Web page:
Piper says all 39 of its M600 single-engined turboprops that were grounded in July while the company investigated the extent of a supplier production error have now returned to service having successfully passed inspections.
The US airframer issued a mandatory service bulletin to the owners and dealerships in possession of M600s after it discovered cracking of the aft wing spar during final assembly.
An airworthiness directive was issued on 9 August by the Federal Aviation Administration, requiring inspection of the structure and repairs as necessary before the next flight.
The airworthiness directive says: “A quality escape during manufacturing resulted in an understrength part, and these nonconforming parts may have been installed on some of the affected airplanes. This condition, if not corrected, could result in failure of the aft wing spar and lead to wing separation with consequent loss of control.”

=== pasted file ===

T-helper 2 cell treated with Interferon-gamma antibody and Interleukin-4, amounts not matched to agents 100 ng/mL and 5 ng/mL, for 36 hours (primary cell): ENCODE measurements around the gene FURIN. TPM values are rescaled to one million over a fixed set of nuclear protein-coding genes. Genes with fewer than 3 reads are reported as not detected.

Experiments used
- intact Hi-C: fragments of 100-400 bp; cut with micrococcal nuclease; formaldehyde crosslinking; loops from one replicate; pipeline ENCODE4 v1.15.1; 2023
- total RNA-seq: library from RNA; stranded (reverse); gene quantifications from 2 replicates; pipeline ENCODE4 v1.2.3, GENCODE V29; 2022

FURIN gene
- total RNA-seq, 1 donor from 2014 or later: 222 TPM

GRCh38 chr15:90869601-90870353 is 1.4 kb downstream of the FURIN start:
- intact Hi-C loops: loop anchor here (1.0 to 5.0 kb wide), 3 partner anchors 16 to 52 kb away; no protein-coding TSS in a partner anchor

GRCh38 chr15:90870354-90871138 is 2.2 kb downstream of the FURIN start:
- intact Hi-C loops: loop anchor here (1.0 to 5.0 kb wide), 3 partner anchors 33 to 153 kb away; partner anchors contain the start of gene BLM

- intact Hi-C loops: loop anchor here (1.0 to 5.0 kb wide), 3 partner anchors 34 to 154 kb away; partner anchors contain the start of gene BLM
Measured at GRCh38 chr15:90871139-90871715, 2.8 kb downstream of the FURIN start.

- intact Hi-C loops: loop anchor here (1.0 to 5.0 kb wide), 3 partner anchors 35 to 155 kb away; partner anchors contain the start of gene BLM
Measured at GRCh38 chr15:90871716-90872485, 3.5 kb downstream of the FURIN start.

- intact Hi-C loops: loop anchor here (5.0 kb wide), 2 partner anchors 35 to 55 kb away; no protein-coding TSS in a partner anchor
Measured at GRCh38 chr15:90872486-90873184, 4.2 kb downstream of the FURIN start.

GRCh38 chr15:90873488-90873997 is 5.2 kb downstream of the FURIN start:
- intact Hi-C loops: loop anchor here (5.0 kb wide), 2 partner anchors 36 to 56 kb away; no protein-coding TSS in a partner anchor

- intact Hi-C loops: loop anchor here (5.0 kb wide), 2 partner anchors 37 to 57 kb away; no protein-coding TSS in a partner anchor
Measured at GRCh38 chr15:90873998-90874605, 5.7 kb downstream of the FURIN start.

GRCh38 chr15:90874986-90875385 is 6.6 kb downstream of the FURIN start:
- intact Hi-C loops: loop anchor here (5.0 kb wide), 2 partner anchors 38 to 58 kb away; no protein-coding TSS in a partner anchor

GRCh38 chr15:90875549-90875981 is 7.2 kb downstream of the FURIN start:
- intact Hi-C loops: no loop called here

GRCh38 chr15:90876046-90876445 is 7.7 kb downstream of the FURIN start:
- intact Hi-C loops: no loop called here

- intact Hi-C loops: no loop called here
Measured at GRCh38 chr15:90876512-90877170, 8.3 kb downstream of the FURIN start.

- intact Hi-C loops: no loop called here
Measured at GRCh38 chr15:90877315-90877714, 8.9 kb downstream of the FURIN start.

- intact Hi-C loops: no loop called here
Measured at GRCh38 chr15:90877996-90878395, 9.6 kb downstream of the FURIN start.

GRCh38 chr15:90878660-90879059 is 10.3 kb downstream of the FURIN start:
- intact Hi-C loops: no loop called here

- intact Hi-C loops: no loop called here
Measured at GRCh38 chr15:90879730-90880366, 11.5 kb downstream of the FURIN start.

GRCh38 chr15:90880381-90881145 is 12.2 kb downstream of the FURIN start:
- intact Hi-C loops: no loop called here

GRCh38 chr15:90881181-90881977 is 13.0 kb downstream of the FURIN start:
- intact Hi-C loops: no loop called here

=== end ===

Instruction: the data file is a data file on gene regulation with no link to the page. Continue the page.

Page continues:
Piper says it “voluntarily grounded the fleet” to ensure that “all fielded aircraft met requirements, which they have”.
To allay any concerns, Piper says it has extended the manufacturer’s warranty for all wing-structure components from five to seven years.
The M600 entered service in June 2016 following a 15-month certification campaign. The $3 million aircraft is a development of Piper’s M500 entry-level turboprop, featuring a redesigned wing, a Garmin G3000 flightdeck, digital fuel-management technology and a restyled interior.